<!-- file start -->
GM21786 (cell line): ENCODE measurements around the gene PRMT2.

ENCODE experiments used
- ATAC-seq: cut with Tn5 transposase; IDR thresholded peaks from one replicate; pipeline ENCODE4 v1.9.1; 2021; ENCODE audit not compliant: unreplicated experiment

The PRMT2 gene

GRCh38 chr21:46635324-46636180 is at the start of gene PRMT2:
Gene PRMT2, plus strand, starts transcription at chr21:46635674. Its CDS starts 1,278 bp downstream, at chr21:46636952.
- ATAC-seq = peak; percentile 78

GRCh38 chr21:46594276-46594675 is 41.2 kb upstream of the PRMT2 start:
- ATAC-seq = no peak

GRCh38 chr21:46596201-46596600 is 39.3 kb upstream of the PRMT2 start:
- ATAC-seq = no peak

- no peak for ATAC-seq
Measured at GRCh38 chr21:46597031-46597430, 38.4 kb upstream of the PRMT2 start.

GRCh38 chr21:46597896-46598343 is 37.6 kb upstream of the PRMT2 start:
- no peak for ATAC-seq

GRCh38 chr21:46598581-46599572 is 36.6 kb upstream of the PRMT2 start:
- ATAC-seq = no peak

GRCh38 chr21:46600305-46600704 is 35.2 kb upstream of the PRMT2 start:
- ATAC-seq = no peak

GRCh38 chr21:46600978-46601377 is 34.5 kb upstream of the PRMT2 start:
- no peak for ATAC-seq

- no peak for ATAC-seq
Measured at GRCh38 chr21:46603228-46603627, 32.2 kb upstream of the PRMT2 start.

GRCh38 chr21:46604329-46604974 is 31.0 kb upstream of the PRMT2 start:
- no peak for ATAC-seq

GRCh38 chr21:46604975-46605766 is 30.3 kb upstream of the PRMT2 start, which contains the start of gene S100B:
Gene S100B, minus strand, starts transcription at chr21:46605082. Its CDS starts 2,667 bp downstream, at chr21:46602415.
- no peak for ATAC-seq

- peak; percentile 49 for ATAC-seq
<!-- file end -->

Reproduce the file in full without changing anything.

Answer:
GM21786 (cell line): ENCODE measurements around the gene PRMT2.

ENCODE experiments used
- ATAC-seq: cut with Tn5 transposase; IDR thresholded peaks from one replicate; pipeline ENCODE4 v1.9.1; 2021; ENCODE audit not compliant: unreplicated experiment

The PRMT2 gene

GRCh38 chr21:46635324-46636180 is at the start of gene PRMT2:
Gene PRMT2, plus strand, starts transcription at chr21:46635674. Its CDS starts 1,278 bp downstream, at chr21:46636952.
- ATAC-seq = peak; percentile 78

GRCh38 chr21:46594276-46594675 is 41.2 kb upstream of the PRMT2 start:
- ATAC-seq = no peak

GRCh38 chr21:46596201-46596600 is 39.3 kb upstream of the PRMT2 start:
- ATAC-seq = no peak

- no peak for ATAC-seq
Measured at GRCh38 chr21:46597031-46597430, 38.4 kb upstream of the PRMT2 start.

GRCh38 chr21:46597896-46598343 is 37.6 kb upstream of the PRMT2 start:
- no peak for ATAC-seq

GRCh38 chr21:46598581-46599572 is 36.6 kb upstream of the PRMT2 start:
- ATAC-seq = no peak

GRCh38 chr21:46600305-46600704 is 35.2 kb upstream of the PRMT2 start:
- ATAC-seq = no peak

GRCh38 chr21:46600978-46601377 is 34.5 kb upstream of the PRMT2 start:
- no peak for ATAC-seq

- no peak for ATAC-seq
Measured at GRCh38 chr21:46603228-46603627, 32.2 kb upstream of the PRMT2 start.

GRCh38 chr21:46604329-46604974 is 31.0 kb upstream of the PRMT2 start:
- no peak for ATAC-seq

GRCh38 chr21:46604975-46605766 is 30.3 kb upstream of the PRMT2 start, which contains the start of gene S100B:
Gene S100B, minus strand, starts transcription at chr21:46605082. Its CDS starts 2,667 bp downstream, at chr21:46602415.
- no peak for ATAC-seq

- peak; percentile 49 for ATAC-seq